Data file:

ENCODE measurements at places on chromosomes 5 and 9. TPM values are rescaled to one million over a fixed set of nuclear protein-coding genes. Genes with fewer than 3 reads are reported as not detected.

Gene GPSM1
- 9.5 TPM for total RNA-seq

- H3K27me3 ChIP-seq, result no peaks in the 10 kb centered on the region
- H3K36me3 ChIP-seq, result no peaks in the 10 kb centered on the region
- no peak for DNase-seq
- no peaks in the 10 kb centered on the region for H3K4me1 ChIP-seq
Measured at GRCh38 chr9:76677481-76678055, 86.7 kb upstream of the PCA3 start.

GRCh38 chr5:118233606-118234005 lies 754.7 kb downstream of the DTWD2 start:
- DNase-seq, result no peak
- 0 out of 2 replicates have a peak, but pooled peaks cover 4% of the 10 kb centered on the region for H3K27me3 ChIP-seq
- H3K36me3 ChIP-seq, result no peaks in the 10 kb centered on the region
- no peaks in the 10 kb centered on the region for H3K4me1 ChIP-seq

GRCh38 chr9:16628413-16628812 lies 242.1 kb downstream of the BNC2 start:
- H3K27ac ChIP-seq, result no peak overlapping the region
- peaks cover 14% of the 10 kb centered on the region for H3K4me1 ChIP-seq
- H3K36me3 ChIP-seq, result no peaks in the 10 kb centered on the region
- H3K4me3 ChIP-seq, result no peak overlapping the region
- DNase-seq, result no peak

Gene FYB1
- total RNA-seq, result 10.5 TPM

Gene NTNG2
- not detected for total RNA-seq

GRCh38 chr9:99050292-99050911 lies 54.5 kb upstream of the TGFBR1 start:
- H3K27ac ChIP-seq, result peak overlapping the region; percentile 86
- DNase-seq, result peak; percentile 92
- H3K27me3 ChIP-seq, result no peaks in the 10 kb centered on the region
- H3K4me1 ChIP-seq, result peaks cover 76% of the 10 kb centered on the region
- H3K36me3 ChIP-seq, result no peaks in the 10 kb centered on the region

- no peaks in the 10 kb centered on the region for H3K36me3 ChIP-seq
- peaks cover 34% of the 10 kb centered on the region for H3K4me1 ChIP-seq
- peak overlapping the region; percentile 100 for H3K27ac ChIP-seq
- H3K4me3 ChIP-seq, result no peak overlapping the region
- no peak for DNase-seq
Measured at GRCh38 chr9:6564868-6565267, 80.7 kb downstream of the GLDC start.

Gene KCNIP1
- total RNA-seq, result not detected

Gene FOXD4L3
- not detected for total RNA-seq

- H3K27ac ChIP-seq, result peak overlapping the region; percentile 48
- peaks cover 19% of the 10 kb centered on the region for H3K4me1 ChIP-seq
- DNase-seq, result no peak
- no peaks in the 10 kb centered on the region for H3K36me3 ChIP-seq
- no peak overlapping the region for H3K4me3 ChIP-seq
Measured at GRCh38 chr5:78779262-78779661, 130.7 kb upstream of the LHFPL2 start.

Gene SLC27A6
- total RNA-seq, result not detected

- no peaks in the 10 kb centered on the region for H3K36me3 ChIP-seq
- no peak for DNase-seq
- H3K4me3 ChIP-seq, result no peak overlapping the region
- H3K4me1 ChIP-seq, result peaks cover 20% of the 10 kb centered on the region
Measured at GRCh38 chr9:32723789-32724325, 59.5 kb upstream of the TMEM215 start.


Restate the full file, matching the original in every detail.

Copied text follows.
ENCODE measurements at places on chromosomes 5 and 9. TPM values are rescaled to one million over a fixed set of nuclear protein-coding genes. Genes with fewer than 3 reads are reported as not detected.

Gene GPSM1
- 9.5 TPM for total RNA-seq

- H3K27me3 ChIP-seq, result no peaks in the 10 kb centered on the region
- H3K36me3 ChIP-seq, result no peaks in the 10 kb centered on the region
- no peak for DNase-seq
- no peaks in the 10 kb centered on the region for H3K4me1 ChIP-seq
Measured at GRCh38 chr9:76677481-76678055, 86.7 kb upstream of the PCA3 start.

GRCh38 chr5:118233606-118234005 lies 754.7 kb downstream of the DTWD2 start:
- DNase-seq, result no peak
- 0 out of 2 replicates have a peak, but pooled peaks cover 4% of the 10 kb centered on the region for H3K27me3 ChIP-seq
- H3K36me3 ChIP-seq, result no peaks in the 10 kb centered on the region
- no peaks in the 10 kb centered on the region for H3K4me1 ChIP-seq

GRCh38 chr9:16628413-16628812 lies 242.1 kb downstream of the BNC2 start:
- H3K27ac ChIP-seq, result no peak overlapping the region
- peaks cover 14% of the 10 kb centered on the region for H3K4me1 ChIP-seq
- H3K36me3 ChIP-seq, result no peaks in the 10 kb centered on the region
- H3K4me3 ChIP-seq, result no peak overlapping the region
- DNase-seq, result no peak

Gene FYB1
- total RNA-seq, result 10.5 TPM

Gene NTNG2
- not detected for total RNA-seq

GRCh38 chr9:99050292-99050911 lies 54.5 kb upstream of the TGFBR1 start:
- H3K27ac ChIP-seq, result peak overlapping the region; percentile 86
- DNase-seq, result peak; percentile 92
- H3K27me3 ChIP-seq, result no peaks in the 10 kb centered on the region
- H3K4me1 ChIP-seq, result peaks cover 76% of the 10 kb centered on the region
- H3K36me3 ChIP-seq, result no peaks in the 10 kb centered on the region

- no peaks in the 10 kb centered on the region for H3K36me3 ChIP-seq
- peaks cover 34% of the 10 kb centered on the region for H3K4me1 ChIP-seq
- peak overlapping the region; percentile 100 for H3K27ac ChIP-seq
- H3K4me3 ChIP-seq, result no peak overlapping the region
- no peak for DNase-seq
Measured at GRCh38 chr9:6564868-6565267, 80.7 kb downstream of the GLDC start.

Gene KCNIP1
- total RNA-seq, result not detected

Gene FOXD4L3
- not detected for total RNA-seq

- H3K27ac ChIP-seq, result peak overlapping the region; percentile 48
- peaks cover 19% of the 10 kb centered on the region for H3K4me1 ChIP-seq
- DNase-seq, result no peak
- no peaks in the 10 kb centered on the region for H3K36me3 ChIP-seq
- no peak overlapping the region for H3K4me3 ChIP-seq
Measured at GRCh38 chr5:78779262-78779661, 130.7 kb upstream of the LHFPL2 start.

Gene SLC27A6
- total RNA-seq, result not detected

- no peaks in the 10 kb centered on the region for H3K36me3 ChIP-seq
- no peak for DNase-seq
- H3K4me3 ChIP-seq, result no peak overlapping the region
- H3K4me1 ChIP-seq, result peaks cover 20% of the 10 kb centered on the region
Measured at GRCh38 chr9:32723789-32724325, 59.5 kb upstream of the TMEM215 start.